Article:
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A Day on the Grand Union Canal

I love how our memory works. I love that a smell or sound can immediately transport you back to a specific moment in time. It was a conscious decision that I kept the same album playing on loop a few weeks ago when we joined my parents for the day on their canal boat holiday. I wanted to have an easy way to transport myself back to it, and I’m so glad I did. There’s one particular song that makes me feel quite emotional (in a good way!) about our day, and how seeing my family work together made me feel…

Holly on the front of a canal boat

My parents are no strangers to the canal, having been on at least two previous canal boat holidays that I know of. Over the Easter holidays, they booked an almost-too-good-to-be-true deal they saw and seized the opportunity to spend a week exploring the Grand Union Canal, and then (much to my delight) invited us to join them on the Bank Holiday Monday.

Jim standing at the front of the canal boat, mooring up

The Grand Union Canal

The Grand Union canal is the 137 mile stretch of mainline canal from London to Birmingham, with arms that lead to Leicester, Slough, Aylesbury, Wendover and Northampton. We joined my parents for a 10 mile section from Weedon Bec to Braunston near Daventry, Northamptonshire: a really exciting section of the route with two flights of locks to master and a huge tunnel that’s almost 2km long!

The Grand Union Canal, our first lock.
The 2km long canal tunnel at Braunston.

Cruising Along

Canal life, by very nature, is gentle, slow paced and relaxed. Cruising along at more or less walking pace gives you time to take in the scenery, brush off the every day tendencies to rush everywhere, and just soak in the atmosphere. It allows time to say hello to fellow boaters, wave to those walking alongside and chat to just about anyone who fancies a natter. It appeals to me on so many levels.

The front of the canal boat out of focus, looking at the route ahead.

Uncharacteristically, Pickle was a bit lethargic all day. I thought he’d be wanting to run alongside the boat, and I was worried about reining him in from wanting to jump into the water… but he was happy to stay inside, playing on his tablet a little bit and having some long dozes in the warm Spring air. When he wasn’t doing either of those, he wanted to be right by my side: so I spent a large proportion of the day cuddling him, meaning I didn’t get to help with as many of the locks as I’d have liked.

Pickle with Nanny Pol, feeling a little bit under the weather
Happy Pickle with a face smoothered in hot chocolate

The Fitness Family

We all got a bit excited when it came to doing the locks. It’s lovely to cruise along at a steady pace, but I’m always impressed by the master of engineering that allows boats to travel up and downhill. Inevitably, we’d end up running to the next lock, earning us the ‘Fitness Family’ nickname from some fellow holidaymakers on a boat travelling along the same route.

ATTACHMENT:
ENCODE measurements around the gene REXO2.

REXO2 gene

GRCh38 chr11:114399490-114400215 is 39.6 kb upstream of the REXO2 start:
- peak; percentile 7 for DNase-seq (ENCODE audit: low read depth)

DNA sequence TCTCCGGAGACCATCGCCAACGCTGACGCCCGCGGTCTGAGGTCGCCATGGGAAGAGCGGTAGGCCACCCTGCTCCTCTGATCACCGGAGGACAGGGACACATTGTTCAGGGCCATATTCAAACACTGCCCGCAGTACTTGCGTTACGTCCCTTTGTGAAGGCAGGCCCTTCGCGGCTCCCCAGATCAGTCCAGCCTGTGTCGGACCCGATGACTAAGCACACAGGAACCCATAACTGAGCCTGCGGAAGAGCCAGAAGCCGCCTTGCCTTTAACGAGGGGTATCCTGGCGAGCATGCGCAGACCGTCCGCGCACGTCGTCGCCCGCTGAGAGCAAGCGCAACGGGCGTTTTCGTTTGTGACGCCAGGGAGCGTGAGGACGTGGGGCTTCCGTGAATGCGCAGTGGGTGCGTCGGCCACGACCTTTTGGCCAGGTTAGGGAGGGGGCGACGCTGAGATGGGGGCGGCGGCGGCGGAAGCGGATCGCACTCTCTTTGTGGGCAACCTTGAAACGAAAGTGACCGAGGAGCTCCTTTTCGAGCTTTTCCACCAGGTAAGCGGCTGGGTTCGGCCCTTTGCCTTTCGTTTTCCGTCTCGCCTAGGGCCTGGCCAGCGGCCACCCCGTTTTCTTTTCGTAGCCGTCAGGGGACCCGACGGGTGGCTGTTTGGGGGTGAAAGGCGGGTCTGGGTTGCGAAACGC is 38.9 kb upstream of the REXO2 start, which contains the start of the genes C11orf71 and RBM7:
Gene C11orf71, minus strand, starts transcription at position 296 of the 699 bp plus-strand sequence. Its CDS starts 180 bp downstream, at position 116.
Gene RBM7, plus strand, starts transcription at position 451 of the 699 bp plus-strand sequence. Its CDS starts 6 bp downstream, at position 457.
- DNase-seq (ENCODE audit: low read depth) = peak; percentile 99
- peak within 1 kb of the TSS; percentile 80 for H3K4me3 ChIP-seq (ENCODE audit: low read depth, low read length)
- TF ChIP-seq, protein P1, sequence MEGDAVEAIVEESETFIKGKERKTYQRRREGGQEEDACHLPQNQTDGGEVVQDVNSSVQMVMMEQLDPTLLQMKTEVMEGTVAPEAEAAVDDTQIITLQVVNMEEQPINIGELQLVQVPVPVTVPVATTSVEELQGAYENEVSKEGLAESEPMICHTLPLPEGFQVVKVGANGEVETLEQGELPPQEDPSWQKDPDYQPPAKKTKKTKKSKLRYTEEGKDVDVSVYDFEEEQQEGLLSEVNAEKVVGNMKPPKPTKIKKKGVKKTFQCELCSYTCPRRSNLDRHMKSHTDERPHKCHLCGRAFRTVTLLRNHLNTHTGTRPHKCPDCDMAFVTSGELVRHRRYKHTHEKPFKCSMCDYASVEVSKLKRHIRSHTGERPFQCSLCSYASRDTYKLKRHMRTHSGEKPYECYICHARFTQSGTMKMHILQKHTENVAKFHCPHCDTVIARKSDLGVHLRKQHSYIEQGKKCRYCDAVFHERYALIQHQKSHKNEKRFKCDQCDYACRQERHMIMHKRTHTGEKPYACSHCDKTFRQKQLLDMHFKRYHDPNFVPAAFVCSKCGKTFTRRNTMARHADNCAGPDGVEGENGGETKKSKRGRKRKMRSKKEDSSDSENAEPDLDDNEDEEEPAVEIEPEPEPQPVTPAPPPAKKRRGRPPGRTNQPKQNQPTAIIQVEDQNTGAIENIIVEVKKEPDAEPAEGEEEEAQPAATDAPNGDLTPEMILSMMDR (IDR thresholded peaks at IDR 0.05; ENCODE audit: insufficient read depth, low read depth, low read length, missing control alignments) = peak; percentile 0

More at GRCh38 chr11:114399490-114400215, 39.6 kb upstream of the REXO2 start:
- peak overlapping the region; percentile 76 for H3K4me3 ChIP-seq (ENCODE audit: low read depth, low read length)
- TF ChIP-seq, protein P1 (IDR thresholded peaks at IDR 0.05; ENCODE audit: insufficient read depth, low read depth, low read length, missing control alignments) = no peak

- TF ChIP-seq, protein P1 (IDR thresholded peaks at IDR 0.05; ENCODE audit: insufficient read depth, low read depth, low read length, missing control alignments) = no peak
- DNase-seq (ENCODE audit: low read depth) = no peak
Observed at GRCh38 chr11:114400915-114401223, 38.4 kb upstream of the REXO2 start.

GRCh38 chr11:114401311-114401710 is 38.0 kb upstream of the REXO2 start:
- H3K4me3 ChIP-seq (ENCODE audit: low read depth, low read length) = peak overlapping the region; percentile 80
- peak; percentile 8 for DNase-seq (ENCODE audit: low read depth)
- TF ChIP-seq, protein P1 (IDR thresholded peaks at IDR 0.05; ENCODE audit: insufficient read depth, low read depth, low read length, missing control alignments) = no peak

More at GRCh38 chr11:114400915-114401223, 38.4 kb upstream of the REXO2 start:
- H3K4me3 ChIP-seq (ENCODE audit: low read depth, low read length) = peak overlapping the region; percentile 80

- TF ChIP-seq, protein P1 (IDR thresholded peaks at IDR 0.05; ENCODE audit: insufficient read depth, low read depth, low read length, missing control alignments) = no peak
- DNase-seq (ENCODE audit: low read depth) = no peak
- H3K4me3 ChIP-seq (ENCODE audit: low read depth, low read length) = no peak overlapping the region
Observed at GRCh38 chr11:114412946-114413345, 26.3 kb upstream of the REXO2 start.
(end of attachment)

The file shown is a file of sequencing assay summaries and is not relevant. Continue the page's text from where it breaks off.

Nanny Pol using her strength to help moor the canal boat

The process involved one of us (or a few!) running ahead canalside to see what the state of play was for the approaching lock. If someone was already coming through in the other direction or there was a queue of boats wanting to use the lock ahead of us, it meant mooring up whilst we waited. Occasionally, we were able to head straight into the lock.

Approaching a lock on the Grand Union Canal

Most of the locks we encountered (in fact, I think all of them) were wide enough to fit two boats in which was handy. Once the boat was safely inside the lock chamber, the gate behind is closed, and the paddles in front are opened up to allow water to flow in or out (depending on whether the boat is going up or downhill).

Holly opening the paddles on a lock on the Grand Union Canal
I did slightly regret wearing my new Marks & Spencer jeans as the weather was so warm! Jumping on and off the boat definitely calls for trousers rather than a skirt or dress though.

By allowing the water to flow in or out, the level of water inside the chamber begins to match the water in the direction of travel, allowing the gates to be opened.

Pushing the lock open
The lock beginning to open, ready for us to move forwards.

The Family that Boats Together

I grew up in a very loud household. There were four of us siblings, all fairly close in age, and there was always some kind of argument erupting or chores that hadn’t been completed. Shouting was the main form of communication and boy did we communicate a lot. I say that, not as a negative, but just as a fact. We all get along, just in a very noisy fashion. The general hubbub of large family life means you sometimes need to raise your voice to be heard. With two of us siblings now in homes of our own, you’d think the general busyness may have subsided, but with two foster brothers in place and a guide dog puppy in training, the Grandpark and Nanny Pol residence is as bustling as ever.